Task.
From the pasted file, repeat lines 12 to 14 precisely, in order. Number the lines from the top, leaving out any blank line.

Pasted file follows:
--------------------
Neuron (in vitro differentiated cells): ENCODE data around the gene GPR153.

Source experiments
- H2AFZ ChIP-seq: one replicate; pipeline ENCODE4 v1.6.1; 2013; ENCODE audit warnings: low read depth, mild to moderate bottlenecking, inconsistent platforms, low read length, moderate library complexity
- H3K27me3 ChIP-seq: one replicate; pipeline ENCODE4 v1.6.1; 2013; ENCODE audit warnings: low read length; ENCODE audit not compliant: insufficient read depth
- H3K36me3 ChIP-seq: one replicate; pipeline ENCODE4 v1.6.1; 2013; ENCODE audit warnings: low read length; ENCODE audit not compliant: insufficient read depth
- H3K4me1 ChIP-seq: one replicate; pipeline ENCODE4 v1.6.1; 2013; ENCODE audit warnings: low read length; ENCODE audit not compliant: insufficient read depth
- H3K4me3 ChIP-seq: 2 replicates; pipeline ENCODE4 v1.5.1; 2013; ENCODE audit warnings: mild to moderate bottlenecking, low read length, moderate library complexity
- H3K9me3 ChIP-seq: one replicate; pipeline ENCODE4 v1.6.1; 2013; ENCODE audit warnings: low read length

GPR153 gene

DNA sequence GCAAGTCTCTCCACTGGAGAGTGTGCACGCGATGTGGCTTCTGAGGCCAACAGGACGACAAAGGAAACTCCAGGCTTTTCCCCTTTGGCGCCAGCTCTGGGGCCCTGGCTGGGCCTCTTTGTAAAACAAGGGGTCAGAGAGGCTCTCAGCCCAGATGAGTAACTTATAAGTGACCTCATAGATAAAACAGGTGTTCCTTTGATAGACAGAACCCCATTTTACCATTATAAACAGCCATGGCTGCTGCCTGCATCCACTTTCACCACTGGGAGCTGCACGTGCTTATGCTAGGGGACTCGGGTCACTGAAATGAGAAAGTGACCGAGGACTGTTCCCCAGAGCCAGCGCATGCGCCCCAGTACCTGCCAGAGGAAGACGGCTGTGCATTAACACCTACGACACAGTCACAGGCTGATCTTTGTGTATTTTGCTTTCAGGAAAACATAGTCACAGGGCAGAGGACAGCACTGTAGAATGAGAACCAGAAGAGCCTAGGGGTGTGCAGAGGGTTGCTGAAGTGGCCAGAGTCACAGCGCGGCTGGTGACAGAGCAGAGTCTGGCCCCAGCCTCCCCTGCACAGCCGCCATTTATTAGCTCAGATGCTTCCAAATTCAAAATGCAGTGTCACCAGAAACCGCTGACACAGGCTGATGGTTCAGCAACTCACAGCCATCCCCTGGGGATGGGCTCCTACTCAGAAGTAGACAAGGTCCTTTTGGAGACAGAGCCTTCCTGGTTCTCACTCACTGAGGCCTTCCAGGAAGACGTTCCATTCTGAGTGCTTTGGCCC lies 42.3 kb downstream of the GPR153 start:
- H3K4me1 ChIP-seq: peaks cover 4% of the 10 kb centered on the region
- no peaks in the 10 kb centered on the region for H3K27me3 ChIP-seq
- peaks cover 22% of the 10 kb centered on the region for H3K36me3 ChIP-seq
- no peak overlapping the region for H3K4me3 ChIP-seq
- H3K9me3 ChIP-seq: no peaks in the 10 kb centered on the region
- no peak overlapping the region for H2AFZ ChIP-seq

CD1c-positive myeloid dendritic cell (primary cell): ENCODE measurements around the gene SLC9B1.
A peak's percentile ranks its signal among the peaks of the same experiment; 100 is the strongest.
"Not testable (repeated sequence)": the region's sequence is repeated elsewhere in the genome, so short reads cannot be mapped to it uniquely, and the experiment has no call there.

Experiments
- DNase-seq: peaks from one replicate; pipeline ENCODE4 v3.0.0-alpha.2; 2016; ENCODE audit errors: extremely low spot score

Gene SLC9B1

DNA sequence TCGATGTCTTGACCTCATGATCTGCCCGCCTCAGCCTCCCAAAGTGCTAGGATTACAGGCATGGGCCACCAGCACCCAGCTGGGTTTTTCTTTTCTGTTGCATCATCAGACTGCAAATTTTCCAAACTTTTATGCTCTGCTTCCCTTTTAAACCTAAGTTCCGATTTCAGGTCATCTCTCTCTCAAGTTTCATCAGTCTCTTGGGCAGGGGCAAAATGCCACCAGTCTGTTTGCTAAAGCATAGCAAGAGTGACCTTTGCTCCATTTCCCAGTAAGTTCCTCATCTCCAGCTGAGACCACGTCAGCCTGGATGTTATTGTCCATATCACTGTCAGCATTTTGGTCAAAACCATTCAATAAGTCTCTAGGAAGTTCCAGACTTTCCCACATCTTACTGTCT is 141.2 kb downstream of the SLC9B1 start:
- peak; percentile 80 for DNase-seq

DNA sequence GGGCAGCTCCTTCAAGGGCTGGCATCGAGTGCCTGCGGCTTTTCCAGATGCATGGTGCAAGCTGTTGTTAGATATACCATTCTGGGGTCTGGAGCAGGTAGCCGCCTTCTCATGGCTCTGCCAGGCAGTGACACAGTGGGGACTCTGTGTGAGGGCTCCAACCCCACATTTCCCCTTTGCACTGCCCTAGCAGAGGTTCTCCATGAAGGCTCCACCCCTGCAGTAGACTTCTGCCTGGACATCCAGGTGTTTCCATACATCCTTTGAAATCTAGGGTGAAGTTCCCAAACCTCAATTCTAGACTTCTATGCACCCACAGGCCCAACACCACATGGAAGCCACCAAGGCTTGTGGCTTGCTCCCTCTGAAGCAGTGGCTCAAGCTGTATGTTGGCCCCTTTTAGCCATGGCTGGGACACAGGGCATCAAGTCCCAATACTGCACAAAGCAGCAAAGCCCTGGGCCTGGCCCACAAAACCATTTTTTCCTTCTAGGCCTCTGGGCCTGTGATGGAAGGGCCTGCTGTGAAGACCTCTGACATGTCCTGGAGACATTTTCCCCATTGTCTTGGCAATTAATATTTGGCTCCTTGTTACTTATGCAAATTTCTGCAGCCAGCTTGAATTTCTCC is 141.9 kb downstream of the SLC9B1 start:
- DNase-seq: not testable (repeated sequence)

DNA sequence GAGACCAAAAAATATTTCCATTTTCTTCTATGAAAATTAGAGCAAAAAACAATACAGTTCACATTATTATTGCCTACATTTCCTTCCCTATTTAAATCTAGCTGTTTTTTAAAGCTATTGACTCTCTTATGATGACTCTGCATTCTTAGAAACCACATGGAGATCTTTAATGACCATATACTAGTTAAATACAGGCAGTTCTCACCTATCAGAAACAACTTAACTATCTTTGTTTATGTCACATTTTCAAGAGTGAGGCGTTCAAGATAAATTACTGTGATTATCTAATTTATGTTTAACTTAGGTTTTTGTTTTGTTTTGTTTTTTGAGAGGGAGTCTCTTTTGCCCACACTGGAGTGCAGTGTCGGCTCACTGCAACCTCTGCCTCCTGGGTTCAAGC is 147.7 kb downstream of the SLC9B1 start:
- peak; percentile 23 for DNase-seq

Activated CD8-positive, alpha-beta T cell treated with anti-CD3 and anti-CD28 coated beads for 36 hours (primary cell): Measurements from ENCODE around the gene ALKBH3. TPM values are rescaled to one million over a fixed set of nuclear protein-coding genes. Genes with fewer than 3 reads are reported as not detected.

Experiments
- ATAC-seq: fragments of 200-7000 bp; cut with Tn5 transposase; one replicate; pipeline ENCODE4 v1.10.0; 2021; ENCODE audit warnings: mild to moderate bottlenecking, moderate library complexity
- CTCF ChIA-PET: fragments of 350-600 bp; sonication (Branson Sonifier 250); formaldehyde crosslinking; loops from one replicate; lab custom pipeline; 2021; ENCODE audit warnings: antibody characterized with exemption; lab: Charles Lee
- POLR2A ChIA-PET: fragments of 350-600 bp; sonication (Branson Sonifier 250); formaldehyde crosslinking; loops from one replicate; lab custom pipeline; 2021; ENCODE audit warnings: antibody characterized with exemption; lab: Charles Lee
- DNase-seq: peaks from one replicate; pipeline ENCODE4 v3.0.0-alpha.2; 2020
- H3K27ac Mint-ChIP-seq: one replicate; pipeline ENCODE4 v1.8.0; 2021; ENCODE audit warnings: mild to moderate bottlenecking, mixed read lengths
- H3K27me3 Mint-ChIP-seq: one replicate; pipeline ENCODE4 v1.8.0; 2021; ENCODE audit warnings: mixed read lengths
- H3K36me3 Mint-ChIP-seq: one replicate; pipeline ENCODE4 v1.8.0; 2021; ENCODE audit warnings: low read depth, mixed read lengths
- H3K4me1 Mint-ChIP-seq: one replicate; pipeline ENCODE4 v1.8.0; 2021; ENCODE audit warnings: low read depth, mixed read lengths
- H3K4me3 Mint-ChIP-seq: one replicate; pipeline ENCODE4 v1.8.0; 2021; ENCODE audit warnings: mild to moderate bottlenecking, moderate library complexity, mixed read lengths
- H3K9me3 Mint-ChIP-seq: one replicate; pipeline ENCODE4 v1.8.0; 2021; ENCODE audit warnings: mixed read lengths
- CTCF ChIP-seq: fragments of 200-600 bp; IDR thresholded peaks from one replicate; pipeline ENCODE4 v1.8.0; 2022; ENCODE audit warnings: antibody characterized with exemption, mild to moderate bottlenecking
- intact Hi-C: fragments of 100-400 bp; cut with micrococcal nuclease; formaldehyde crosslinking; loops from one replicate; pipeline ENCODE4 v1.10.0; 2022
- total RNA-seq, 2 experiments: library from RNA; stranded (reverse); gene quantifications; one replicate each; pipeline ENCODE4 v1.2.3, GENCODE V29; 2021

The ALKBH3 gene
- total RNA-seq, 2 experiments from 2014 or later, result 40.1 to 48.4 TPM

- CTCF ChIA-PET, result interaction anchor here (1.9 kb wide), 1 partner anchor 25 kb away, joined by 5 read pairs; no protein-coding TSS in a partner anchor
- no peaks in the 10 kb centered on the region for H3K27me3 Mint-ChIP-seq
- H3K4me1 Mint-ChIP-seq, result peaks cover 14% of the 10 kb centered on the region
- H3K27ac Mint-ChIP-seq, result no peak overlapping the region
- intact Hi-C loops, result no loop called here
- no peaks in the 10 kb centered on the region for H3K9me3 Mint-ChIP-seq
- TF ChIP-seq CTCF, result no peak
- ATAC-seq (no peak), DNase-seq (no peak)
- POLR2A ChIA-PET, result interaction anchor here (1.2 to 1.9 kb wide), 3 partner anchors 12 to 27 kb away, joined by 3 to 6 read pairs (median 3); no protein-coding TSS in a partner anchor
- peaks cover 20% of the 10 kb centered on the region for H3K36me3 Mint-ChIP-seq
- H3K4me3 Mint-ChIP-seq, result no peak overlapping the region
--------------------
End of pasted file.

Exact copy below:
- no peaks in the 10 kb centered on the region for H3K27me3 ChIP-seq
- peaks cover 22% of the 10 kb centered on the region for H3K36me3 ChIP-seq
- no peak overlapping the region for H3K4me3 ChIP-seq